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Discussion Starter · #7 ·
A video showing a couple short skirmishes between the pair of male cons and my male salvini:
So far has not been all that frequent nor prolonged encounters. I guess i will see over the next coming months whether it escalates or not. I know from past experience, if the male sal really pushes the dispute and gets some hits in, it does damage like heavy weight CA .....and the cons will "abandon ship" rather then attempt to defend their little area.
 

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Discussion Starter · #8 ·
Back in 2007 when the Schmitter-Soto revision was published, Schmitter -Soto claimed in this paper that DNA evidence would be published in about a years time in support of his revision. That never came, as far as I know. Heard nothing about it since.
Amititlania coatapeque was made a junior synonym of A. nigrofaciata not too long after, based on DNA evidence. When initially reading the Schmitter-Soto paper, it was a red flag to me that he talks about an in-between type pattern in the rivers that flow into lake Coatepeque. Means there is gene flow between the barring types :lol: . It is my opinion that this barring pattern is just a pattern that can sometimes show up with in just about any brood of convict fry. Sometimes only on one side of the fish; occasionally on both. That this slightly different barring pattern became the norm in lake Coatepeque really shouldn't have made it a candidate to be described as a separate species.
Now I find out that DNA work was done in 2016. It does not support A. siquia being classified as a separate species. https://cichlidae.com/news.php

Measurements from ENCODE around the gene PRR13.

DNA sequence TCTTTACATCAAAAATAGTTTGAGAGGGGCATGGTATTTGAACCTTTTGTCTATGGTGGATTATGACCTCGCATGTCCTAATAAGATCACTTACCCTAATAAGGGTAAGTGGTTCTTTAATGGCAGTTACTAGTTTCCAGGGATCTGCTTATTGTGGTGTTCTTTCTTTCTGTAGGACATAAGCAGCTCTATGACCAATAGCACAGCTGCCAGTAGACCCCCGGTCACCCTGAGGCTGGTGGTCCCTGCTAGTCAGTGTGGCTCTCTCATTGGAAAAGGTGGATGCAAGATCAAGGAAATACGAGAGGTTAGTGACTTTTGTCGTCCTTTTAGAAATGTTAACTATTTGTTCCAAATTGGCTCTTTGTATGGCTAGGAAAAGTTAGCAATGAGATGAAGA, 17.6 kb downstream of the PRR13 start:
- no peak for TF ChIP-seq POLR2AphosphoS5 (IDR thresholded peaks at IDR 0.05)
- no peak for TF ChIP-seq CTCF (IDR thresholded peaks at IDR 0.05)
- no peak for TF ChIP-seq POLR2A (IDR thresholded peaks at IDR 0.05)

Some support for A. kanna being a separate species.https://cichlidae.com/reference.php?id=9782
Given that HRP are with in the geographical range of what used to be considered A. siquia and that fish from with in this area would have surely been included in the 318 fish that were sampled, I think they will no longer be considered as a potentially undescribed species. At least they are no longer listed on the Cichlid Room Companion as such.
So to reiterate, we have gone from 4 described species (plus one potentially undescribed in HRP) down to 3 (plus HRP), now down to two: Amatitlania nigrofasciata and Amatitlania kanna.
Here's the new listing at cichlidae.com, with HRP and A. siquia now removed from the list:https://cichlidae.com/genus.php?id=259
 

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Oh wow.... how cool is this! 8)
Didn't realize this little gem had gotten buried down in the pile. I'm a huge fan of these feisty little fish. And unfortunately, it's just so easy to dismiss these little 'tough guys' because they are so well known in the hobby. And, i suspect because of just that.... not too many people get to see just how awesome an older, well-kept male Convict Cichlid can really look. (BTW - yours look absolutely amazing).
Are they versatile? Incredibly so!
This is one of my favorite videos of these little guys in action,